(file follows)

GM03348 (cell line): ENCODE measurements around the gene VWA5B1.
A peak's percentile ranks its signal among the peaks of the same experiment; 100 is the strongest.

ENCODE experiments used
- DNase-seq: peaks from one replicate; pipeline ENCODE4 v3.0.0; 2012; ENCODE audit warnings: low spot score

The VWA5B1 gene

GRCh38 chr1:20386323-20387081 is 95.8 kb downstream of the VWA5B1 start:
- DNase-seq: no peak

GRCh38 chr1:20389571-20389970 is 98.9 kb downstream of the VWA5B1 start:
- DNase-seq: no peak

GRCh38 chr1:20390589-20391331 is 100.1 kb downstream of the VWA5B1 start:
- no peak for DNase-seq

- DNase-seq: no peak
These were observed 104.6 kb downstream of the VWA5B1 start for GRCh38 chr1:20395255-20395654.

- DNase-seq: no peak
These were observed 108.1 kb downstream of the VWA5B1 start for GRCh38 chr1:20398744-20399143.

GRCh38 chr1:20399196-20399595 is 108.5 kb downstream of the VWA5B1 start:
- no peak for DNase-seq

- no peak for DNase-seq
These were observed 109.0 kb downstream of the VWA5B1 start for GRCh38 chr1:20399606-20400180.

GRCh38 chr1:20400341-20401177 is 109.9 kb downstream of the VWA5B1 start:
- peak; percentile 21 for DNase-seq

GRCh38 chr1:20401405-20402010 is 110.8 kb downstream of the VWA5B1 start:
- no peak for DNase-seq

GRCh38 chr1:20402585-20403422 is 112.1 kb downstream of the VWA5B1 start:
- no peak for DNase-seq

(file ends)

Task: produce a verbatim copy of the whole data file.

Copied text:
GM03348 (cell line): ENCODE measurements around the gene VWA5B1.
A peak's percentile ranks its signal among the peaks of the same experiment; 100 is the strongest.

ENCODE experiments used
- DNase-seq: peaks from one replicate; pipeline ENCODE4 v3.0.0; 2012; ENCODE audit warnings: low spot score

The VWA5B1 gene

GRCh38 chr1:20386323-20387081 is 95.8 kb downstream of the VWA5B1 start:
- DNase-seq: no peak

GRCh38 chr1:20389571-20389970 is 98.9 kb downstream of the VWA5B1 start:
- DNase-seq: no peak

GRCh38 chr1:20390589-20391331 is 100.1 kb downstream of the VWA5B1 start:
- no peak for DNase-seq

- DNase-seq: no peak
These were observed 104.6 kb downstream of the VWA5B1 start for GRCh38 chr1:20395255-20395654.

- DNase-seq: no peak
These were observed 108.1 kb downstream of the VWA5B1 start for GRCh38 chr1:20398744-20399143.

GRCh38 chr1:20399196-20399595 is 108.5 kb downstream of the VWA5B1 start:
- no peak for DNase-seq

- no peak for DNase-seq
These were observed 109.0 kb downstream of the VWA5B1 start for GRCh38 chr1:20399606-20400180.

GRCh38 chr1:20400341-20401177 is 109.9 kb downstream of the VWA5B1 start:
- peak; percentile 21 for DNase-seq

GRCh38 chr1:20401405-20402010 is 110.8 kb downstream of the VWA5B1 start:
- no peak for DNase-seq

GRCh38 chr1:20402585-20403422 is 112.1 kb downstream of the VWA5B1 start:
- no peak for DNase-seq